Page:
West Virginia: Dark money tactics used in West Virginia’s primary could spread as midterm season heats up | CNN

A pair of mysterious pop-up super PACs, one with Republican roots and another tied to Democrats, spent more than $3 million in hopes of swaying West Virginia’s GOP Senate primary while keeping their donor lists hidden from voters until after the election. The groups arrived on the scene with blurry names, like “Mountain Families PAC,” but blunt intentions: to quietly use truckloads of outside money to feather their political beds ahead of the November general election. By the time their donors were revealed a few days ago, the primary felt like a distant memory. To do this, the PACs used legal tactics that were nonetheless designed to defy the spirit of current campaign finance law, campaign finance experts say.

Montana: Court upholds landmark campaign-finance verdict against Wittich | The Missoulian

The Montana Supreme Court on Wednesday upheld a judgment against a former state lawmaker from Bozeman who was fined $68,000 for having been found to have accepted and failed to report illegal corporate contributions. The court’s ruling affirmed a Lewis and Clark County jury decision in April 2016 against former Republican Rep. Art Wittich of Bozeman. The civil case was brought against Wittich, then a state senator, by Montana’s Commissioner of Political Practices, who at the time was Jonathan Motl. After a five-day trial, 10 of 12 jurors found that Wittich violated campaign finance laws during his 2010 state Senate campaign for District 35 by accepting nearly $20,000 in in-kind contributions from the National Right to Work Committee.

Connecticut: House tests limits of regulating ‘dark money’ | CT Mirror

On a partisan vote of 79 to 70, the House of Representatives approved a bill Thursday that could test the limits of the states’ ability to regulate campaign finances in the post-Citizens United era by imposing rules intended to end the use of untraceable dark money in Connecticut elections. Republicans opposed the reforms as insufficient, saying they fail to close loopholes that allow unlimited money to flow into publicly financed campaigns for state office, despite a promise by candidates participating in the voluntary program to abide by spending and contribution limits. Democrats rejected a series of GOP amendments that would have closed avenues that now allow donors to funnel money into legislative and other state races, such as the ability of state parties to make unlimited expenditures on behalf of candidates.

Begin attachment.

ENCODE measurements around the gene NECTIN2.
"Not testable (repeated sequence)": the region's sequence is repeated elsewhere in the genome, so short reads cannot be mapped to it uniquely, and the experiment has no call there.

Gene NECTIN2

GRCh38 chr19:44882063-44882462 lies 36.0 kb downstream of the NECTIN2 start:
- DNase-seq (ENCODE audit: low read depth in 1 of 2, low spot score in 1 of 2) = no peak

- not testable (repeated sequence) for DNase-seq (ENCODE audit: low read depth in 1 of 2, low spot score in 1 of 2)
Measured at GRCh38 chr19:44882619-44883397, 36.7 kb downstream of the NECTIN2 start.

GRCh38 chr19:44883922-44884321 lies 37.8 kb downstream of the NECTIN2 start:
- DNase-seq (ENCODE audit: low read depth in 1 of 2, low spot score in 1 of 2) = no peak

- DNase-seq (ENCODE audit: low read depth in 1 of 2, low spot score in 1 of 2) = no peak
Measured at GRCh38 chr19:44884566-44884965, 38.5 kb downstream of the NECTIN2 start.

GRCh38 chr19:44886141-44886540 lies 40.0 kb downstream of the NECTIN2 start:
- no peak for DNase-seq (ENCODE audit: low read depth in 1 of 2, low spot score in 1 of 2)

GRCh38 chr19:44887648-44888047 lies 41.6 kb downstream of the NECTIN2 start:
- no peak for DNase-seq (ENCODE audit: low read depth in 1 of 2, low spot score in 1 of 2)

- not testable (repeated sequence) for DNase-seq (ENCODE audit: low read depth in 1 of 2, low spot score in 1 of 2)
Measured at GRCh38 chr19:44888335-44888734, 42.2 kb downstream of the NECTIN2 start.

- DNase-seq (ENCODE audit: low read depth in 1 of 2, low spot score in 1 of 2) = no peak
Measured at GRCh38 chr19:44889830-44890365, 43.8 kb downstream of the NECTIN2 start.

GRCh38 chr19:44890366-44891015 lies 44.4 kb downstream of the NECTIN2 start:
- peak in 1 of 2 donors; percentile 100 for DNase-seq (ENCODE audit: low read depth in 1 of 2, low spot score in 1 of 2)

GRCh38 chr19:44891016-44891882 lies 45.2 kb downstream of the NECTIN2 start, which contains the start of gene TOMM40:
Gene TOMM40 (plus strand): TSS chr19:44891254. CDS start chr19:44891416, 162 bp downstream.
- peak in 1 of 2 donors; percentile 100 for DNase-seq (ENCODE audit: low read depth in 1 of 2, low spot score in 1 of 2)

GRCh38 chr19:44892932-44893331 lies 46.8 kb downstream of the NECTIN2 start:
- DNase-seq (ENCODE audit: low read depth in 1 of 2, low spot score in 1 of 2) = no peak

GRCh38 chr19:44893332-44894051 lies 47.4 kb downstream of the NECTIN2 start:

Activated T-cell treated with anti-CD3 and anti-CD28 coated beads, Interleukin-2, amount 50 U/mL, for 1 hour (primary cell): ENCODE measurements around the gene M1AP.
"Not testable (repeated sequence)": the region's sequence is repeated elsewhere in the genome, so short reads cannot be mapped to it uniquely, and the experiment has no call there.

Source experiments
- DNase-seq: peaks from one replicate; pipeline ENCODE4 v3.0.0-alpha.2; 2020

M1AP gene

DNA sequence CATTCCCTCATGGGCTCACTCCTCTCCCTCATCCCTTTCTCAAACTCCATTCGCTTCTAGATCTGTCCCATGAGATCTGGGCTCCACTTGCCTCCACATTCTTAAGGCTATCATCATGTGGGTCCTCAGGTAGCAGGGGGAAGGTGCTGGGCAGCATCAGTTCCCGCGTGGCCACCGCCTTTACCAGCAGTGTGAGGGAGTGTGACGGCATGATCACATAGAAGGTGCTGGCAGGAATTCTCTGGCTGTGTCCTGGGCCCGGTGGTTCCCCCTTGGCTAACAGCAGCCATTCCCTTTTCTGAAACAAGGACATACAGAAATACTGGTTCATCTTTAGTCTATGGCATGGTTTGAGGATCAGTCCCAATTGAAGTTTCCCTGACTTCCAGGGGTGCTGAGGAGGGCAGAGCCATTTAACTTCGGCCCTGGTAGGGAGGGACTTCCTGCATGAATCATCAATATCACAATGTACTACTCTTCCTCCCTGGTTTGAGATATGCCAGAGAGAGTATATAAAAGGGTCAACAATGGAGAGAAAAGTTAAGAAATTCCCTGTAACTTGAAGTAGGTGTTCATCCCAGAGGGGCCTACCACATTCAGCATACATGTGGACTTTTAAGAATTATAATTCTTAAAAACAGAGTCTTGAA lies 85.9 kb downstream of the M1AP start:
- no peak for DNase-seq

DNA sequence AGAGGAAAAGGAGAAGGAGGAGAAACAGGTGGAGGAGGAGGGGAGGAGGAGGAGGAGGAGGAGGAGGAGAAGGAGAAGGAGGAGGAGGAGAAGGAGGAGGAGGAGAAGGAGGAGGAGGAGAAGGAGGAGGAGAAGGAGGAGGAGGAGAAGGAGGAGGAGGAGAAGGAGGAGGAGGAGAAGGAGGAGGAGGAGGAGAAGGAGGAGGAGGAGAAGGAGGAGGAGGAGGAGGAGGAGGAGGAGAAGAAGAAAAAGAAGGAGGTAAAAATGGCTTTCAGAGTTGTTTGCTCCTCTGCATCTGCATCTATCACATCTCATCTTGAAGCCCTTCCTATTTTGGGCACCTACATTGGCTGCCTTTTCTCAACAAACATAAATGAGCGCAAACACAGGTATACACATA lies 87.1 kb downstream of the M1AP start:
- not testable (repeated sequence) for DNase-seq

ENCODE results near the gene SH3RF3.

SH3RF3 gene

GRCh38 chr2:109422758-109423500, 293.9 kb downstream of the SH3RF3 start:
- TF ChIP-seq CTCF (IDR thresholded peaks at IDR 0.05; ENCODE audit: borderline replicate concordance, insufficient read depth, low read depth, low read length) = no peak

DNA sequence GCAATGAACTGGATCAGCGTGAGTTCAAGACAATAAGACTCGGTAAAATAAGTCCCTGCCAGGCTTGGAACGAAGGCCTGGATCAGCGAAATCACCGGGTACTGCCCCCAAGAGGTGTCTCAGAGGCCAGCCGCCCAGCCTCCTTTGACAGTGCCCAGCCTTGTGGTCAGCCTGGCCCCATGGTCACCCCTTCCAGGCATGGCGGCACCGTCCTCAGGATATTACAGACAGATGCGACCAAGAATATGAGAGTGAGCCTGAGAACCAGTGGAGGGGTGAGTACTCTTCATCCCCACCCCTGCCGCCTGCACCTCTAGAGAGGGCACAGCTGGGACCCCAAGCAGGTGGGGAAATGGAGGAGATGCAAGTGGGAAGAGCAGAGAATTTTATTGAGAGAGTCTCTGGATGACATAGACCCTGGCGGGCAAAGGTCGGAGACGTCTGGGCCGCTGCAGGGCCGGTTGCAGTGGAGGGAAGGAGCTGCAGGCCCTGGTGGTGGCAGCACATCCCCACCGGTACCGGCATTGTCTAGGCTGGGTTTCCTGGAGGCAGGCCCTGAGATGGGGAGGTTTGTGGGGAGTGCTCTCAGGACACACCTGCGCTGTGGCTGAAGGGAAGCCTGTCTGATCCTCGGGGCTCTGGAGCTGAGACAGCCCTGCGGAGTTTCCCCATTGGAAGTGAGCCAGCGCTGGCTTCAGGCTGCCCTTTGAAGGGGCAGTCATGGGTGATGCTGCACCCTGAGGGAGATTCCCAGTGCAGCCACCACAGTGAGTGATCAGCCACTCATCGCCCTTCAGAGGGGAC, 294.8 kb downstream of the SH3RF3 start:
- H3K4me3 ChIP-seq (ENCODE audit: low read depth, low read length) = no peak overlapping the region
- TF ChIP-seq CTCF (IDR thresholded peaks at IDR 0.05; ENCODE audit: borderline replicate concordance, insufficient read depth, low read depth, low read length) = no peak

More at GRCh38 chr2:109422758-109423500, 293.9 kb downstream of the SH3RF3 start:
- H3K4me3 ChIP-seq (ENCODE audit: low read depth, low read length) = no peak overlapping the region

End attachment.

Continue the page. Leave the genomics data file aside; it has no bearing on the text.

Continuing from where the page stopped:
United Kingdom: ‘Dark money’ is threat to integrity of UK elections, say leading academics | The Guardian

An urgent review of “weak and helpless” electoral laws is being demanded by a group of leading academics who say that uncontrolled “dark money” poses a threat to the fundamental principles of British democracy. A working group set up by the London School of Economics warns that new technology has disrupted British politics to such an extent that current laws are unable to ensure a free and fair election or control the influence of money in politics. Damian Tambini, director of the media policy project at the LSE, who heads the group made up of leading experts in the field, said that new forms of online campaigning had not only changed the ways that political parties target voters but, crucially, had also altered the ability of big money interests to manipulate political debate. “There is a real danger we are heading down the US route where whoever spends the most money is most likely to win. That’s why we’ve always controlled spending in this country. But these controls are no longer working.”

Connecticut: “Dark money” targeted in partisan committee vote | Connecticut Post

In a partisan committee vote Monday night, a bill was approved that would shine light on so-called dark money, the anonymous political contributions usually bundled by out-of-state interests to influence statewide and legislative elections. Republicans think the majority should start campaign finance reforms in their own caucus, where a proliferation of individual PACs spread money throughout the recent state-election process. The Government Administration & Elections Committee, with a one-vote Democratic majority, pushed through legislation that would require corporations to disclose the votes of their boards of directors when they make political contributions and limit so-called independent expenditures to $70,000 a year. The bill passed 9-8, during the committee’s last meeting before its deadline. The legislation, which passed with no discussion after five-and-a-half hours of closed door caucusing by Republicans and Democrats, heads to the House.